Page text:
So who was my Hall-to-Rover source? It was an individual who had talked to Bud Foster. According to this source, Foster told him that he (Foster) thinks that Hall has prototypical size and speed for a Rover, and he was going to give him a two-week look at the position when camp opens.

Given all that, who knows what's going to happen with Hall? One thing is for sure, when it comes to deciding who is going to play where, Bud Foster, the defensive coordinator, has more authority over defensive players than Bryan Stinespring does. But by the same token, Virginia Tech's defense relies heavily on the cornerbacks, so if Hall is that good in coverage, I think Foster (or whoever makes the decision) will want to leave Hall at CB.

I tell this story to illustrate that the coaches very often are not on the same page. They like to blame fans (and the Internet) for spreading misinformation, but in this case, you can clearly see that the thoughts of both coaches have been relayed directly to me by the individuals they spoke with. Assuming that both sources quoted the respective coaches correctly, then both sources are right Ö even though they disagree.

The next time you hear a fun rumor, remember that coaches donít always agree on things, and they can even change their minds. It makes no difference to me, because it's fun to hear this stuff, and in this case, it's harmless.

A Smattering of Topics

I love the Lounge Board -- now that it has been around for a few weeks, I have to say that the "Lounge" board, which is wide-open for discussions on any topic, is an unqualified success. It's a pleasure to see people discussing goofy, irreverent, or even serious topics that have nothing to do with Virginia Tech sports, and not getting slammed for discussing non-Tech related items on a Tech sports board. In the past, there was a lot of tension behind the issue of "off-topic" posts appearing on the sports boards, and that tension has almost entirely evaporated.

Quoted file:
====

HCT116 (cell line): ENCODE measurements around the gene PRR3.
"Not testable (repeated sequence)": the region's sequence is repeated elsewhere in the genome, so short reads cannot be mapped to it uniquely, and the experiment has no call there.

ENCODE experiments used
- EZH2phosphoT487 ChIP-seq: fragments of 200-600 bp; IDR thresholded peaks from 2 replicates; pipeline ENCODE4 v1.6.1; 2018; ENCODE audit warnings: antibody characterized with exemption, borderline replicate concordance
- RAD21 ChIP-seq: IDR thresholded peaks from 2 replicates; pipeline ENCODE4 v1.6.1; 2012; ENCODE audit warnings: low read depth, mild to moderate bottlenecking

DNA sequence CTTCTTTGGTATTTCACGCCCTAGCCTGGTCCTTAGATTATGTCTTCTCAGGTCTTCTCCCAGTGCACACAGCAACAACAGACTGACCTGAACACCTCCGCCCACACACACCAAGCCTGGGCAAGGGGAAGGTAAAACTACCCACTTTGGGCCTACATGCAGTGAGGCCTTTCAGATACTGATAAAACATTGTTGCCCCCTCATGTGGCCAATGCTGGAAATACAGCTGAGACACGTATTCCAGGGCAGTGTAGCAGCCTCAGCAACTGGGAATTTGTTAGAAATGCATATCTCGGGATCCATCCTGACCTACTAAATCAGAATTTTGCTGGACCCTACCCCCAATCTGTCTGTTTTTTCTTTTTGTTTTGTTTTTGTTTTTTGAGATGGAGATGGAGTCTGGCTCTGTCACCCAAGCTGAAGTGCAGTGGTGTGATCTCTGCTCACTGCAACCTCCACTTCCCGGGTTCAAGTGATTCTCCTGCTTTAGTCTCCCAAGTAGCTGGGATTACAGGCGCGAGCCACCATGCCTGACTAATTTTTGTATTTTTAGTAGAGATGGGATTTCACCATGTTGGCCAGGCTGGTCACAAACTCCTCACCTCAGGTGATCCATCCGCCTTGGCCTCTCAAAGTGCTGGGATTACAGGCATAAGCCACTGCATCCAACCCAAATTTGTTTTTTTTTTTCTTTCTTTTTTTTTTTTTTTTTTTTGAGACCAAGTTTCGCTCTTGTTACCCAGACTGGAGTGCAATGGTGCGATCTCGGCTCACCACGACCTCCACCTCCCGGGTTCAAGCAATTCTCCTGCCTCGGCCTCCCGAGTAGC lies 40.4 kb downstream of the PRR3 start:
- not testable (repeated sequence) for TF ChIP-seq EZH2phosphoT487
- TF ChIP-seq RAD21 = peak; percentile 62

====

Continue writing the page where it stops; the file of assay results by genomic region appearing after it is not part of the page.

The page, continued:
TSL is looking for sponsors and advertisers -- something we don't make much noise about, but that I would like to promote, is that TSL has great opportunities available for sponsors and advertisers. We've got anything from long-term sponsorship opportunities to short-term advertising opportunities available, so whether your company is large or small, drop us a line and let us know what your advertising needs are. We'll see if we can set you up with something that meets your needs and drives traffic to your business at a price you can afford. TSL's reach is large and wide, and if you've got something Hokie fans want to buy, you couldn't pick a better place to advertise it.

Write a TSLX Letter to the Editor! -- send us an email with your thoughts about anything in the TSL Extra, and we'll print it in a future edition. We've gotten a couple of good ones lately, including the one from Larry Forsyth at the beginning of this "Inside TSL" article.

Football season is right around the corner. See you next month!